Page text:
The game's framework is entirely dependent on hash marks.
When the ball carrier is tackled, the officials first decide where to place the ball. For the next play, the ball is placed on the nearest hash mark if the runner is down outside the hash marks for any reason, including running out of bounds. If a runner carries the ball inside the hash marks and goes down, the ball is placed where the runner fell.
Since the field is "wider" in college than in the NFL, the location of the ball on the hashes has a profound effect on the formation.
In a college football game, if the ball is placed on the left hash mark, there is 100 feet until it reaches the right sideline. It would take 89 players to fill out an NFL field. The distance from the left hash to the right sidelines is 25 yards. I know that it's only a little over 10 feet, but that can make a huge difference in the game.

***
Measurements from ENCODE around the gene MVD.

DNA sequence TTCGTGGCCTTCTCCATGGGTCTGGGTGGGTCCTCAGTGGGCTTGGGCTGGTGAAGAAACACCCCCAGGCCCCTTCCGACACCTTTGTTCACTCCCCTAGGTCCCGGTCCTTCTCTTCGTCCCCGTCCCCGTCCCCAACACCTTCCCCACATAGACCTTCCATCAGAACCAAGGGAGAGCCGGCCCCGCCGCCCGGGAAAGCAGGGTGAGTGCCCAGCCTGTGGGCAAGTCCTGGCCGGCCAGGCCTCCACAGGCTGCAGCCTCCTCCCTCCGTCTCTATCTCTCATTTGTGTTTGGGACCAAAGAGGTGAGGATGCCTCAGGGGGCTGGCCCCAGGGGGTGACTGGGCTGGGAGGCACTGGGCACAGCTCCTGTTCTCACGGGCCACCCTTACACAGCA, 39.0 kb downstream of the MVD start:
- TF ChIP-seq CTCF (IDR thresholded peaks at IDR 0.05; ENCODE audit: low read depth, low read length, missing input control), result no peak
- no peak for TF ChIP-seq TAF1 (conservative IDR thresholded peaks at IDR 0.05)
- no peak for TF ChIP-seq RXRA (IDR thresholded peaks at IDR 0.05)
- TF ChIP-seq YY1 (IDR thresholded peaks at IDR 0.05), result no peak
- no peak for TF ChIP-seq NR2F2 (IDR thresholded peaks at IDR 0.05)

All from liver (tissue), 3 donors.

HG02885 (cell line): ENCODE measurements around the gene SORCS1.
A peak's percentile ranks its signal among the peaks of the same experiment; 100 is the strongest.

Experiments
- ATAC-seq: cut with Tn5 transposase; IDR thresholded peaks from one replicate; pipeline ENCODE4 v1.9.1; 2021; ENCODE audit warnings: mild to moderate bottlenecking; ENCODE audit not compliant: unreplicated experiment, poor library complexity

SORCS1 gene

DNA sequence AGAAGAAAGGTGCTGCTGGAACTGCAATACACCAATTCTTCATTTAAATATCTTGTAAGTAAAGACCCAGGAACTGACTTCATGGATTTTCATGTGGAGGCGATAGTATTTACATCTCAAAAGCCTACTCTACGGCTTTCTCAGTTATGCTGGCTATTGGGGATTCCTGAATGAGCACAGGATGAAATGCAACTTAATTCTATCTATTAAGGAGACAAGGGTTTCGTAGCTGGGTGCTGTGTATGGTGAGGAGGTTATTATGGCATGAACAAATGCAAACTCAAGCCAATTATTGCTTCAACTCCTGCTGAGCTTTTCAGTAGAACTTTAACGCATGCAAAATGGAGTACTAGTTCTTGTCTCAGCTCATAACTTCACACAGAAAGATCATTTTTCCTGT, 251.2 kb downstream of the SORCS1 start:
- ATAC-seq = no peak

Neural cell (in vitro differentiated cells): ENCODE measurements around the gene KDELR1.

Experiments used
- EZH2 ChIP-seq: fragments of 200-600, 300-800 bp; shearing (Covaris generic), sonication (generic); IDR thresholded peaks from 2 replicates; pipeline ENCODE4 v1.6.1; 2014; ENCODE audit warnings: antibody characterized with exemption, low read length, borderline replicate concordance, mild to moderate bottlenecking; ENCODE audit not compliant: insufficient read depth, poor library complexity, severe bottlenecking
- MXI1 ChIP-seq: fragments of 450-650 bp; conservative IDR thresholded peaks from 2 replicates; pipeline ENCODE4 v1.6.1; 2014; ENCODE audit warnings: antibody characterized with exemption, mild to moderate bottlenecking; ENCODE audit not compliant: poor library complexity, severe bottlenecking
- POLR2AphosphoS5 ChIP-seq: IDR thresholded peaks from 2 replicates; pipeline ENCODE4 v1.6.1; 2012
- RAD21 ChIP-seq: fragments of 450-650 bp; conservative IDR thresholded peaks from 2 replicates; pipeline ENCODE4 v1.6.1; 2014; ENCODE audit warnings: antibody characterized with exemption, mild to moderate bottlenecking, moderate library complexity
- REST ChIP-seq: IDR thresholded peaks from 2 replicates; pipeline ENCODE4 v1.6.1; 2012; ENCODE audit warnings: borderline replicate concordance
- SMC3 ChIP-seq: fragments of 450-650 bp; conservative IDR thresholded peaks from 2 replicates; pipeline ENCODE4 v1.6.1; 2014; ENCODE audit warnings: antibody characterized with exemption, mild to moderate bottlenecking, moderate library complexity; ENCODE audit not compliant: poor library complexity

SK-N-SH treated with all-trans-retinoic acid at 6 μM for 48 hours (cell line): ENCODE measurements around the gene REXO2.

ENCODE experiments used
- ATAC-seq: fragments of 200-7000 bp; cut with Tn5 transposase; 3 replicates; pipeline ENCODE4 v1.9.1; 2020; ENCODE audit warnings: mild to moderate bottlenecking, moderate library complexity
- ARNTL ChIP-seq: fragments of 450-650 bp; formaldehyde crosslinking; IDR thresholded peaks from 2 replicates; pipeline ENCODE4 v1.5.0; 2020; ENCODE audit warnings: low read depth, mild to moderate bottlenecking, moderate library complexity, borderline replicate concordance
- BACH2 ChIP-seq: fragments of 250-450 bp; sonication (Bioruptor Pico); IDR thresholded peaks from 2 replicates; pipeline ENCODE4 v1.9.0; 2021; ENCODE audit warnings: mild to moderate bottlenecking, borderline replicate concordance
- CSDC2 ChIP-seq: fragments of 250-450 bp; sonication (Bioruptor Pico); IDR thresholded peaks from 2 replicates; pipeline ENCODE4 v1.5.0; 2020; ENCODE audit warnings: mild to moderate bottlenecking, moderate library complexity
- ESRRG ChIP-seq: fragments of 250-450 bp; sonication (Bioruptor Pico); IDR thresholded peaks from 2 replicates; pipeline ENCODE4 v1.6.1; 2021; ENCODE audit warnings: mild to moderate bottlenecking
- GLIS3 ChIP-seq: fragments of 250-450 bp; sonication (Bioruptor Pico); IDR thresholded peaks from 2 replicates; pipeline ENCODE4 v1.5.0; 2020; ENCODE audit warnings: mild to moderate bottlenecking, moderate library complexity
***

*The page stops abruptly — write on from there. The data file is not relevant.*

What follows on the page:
However, in the NFL, the field extends farther into the boundary (short side of the field) than it does in college. Because of the layout of the field, defensive teams will need to improvise in order to counterattack.
The Arizona Cardinals were playing the Oakland Raiders in their second preseason game. Kliff Kingsbury, the new head coach for the Cardinals, has spent his entire coaching career (ten years) in college, where the hash marks are more generously spaced. The rookie quarterback leading his offense Murray, Kyler When discussing the Cardinals' struggles against the pressure, ESPN analyst Booger McFarland pointed out that the fundamental appearance of pressure packages in the NFL is different from college football due to the hash marks.
OK, let me break it down for you.
What makes it so much simpler for NFL defenses to cover the field